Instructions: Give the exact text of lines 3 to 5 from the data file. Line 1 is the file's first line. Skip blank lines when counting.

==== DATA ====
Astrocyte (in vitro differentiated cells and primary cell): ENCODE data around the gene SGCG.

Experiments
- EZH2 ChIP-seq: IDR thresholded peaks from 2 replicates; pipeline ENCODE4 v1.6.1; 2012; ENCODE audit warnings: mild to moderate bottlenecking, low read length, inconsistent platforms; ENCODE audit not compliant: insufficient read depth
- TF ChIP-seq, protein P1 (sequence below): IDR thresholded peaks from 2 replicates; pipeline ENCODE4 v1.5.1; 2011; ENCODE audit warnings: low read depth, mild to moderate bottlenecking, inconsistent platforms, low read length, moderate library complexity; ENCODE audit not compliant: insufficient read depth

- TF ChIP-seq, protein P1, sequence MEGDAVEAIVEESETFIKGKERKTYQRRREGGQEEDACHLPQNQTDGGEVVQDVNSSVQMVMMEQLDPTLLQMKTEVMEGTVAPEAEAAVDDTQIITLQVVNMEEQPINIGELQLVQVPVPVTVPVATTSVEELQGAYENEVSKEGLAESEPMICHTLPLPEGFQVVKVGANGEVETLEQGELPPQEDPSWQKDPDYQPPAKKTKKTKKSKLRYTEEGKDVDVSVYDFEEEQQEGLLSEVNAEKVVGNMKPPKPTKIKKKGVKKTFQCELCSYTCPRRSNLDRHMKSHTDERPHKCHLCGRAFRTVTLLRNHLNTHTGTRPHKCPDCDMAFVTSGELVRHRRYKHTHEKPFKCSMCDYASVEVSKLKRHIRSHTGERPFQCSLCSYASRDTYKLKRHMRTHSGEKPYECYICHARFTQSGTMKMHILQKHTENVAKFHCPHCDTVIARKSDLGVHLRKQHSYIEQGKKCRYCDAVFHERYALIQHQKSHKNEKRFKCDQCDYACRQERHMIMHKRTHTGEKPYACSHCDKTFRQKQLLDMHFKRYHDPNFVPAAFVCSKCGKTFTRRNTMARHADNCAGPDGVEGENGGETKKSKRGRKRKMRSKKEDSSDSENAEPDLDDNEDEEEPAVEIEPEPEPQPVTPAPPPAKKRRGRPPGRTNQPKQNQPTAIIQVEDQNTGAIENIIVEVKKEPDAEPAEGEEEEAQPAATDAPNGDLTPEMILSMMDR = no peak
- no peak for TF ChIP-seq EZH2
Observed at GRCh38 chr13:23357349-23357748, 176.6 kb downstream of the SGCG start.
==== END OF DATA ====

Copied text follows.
- EZH2 ChIP-seq: IDR thresholded peaks from 2 replicates; pipeline ENCODE4 v1.6.1; 2012; ENCODE audit warnings: mild to moderate bottlenecking, low read length, inconsistent platforms; ENCODE audit not compliant: insufficient read depth
- TF ChIP-seq, protein P1 (sequence below): IDR thresholded peaks from 2 replicates; pipeline ENCODE4 v1.5.1; 2011; ENCODE audit warnings: low read depth, mild to moderate bottlenecking, inconsistent platforms, low read length, moderate library complexity; ENCODE audit not compliant: insufficient read depth

- TF ChIP-seq, protein P1, sequence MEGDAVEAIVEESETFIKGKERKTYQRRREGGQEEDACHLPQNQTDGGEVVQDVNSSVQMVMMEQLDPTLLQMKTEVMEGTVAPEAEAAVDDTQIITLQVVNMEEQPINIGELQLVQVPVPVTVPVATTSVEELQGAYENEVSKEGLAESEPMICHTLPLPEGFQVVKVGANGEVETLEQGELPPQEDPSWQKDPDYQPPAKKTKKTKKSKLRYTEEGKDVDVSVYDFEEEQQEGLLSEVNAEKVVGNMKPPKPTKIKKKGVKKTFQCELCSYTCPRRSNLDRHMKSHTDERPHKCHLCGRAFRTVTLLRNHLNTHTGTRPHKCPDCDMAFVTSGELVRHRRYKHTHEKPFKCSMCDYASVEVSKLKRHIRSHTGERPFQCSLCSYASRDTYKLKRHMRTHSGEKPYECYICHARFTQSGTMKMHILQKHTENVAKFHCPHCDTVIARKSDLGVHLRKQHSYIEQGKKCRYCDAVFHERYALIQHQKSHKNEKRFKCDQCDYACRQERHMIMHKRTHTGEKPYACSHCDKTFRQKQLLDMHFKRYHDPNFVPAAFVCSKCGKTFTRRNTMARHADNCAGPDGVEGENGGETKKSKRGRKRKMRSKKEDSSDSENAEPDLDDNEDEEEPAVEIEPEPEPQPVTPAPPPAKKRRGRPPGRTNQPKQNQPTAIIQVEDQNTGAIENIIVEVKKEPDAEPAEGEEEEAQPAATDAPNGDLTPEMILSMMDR = no peak